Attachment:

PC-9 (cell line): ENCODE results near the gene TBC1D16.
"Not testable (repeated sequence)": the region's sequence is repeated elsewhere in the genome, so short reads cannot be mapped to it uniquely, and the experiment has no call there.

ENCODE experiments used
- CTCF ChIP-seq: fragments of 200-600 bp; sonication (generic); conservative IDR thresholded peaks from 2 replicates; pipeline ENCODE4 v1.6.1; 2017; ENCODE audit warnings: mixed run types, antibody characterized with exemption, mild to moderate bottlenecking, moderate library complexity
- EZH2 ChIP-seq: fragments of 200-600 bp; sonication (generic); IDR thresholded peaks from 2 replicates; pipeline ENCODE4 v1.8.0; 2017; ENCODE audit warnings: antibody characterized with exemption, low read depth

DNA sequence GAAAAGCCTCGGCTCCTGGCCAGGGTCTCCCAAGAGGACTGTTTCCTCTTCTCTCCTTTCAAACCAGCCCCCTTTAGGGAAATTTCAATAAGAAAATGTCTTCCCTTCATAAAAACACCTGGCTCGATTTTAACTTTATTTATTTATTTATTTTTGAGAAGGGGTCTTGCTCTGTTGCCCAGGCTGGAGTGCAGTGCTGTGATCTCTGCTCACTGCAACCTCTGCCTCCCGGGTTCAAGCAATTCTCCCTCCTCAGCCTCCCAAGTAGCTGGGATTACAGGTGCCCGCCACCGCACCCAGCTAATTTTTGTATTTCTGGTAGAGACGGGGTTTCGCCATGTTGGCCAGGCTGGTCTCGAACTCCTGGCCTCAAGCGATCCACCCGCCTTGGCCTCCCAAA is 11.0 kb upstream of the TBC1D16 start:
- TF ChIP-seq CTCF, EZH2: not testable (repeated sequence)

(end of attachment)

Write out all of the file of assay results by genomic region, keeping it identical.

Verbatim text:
PC-9 (cell line): ENCODE results near the gene TBC1D16.
"Not testable (repeated sequence)": the region's sequence is repeated elsewhere in the genome, so short reads cannot be mapped to it uniquely, and the experiment has no call there.

ENCODE experiments used
- CTCF ChIP-seq: fragments of 200-600 bp; sonication (generic); conservative IDR thresholded peaks from 2 replicates; pipeline ENCODE4 v1.6.1; 2017; ENCODE audit warnings: mixed run types, antibody characterized with exemption, mild to moderate bottlenecking, moderate library complexity
- EZH2 ChIP-seq: fragments of 200-600 bp; sonication (generic); IDR thresholded peaks from 2 replicates; pipeline ENCODE4 v1.8.0; 2017; ENCODE audit warnings: antibody characterized with exemption, low read depth

DNA sequence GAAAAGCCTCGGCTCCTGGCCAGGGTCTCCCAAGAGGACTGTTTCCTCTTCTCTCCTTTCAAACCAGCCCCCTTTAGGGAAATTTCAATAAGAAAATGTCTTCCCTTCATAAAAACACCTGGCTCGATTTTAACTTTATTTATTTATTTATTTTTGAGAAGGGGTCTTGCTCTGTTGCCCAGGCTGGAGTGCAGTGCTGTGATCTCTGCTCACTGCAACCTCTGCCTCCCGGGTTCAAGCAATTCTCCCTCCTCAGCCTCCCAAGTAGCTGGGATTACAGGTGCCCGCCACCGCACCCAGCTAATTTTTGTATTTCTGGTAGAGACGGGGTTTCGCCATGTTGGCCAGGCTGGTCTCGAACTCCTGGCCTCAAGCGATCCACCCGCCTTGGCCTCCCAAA is 11.0 kb upstream of the TBC1D16 start:
- TF ChIP-seq CTCF, EZH2: not testable (repeated sequence)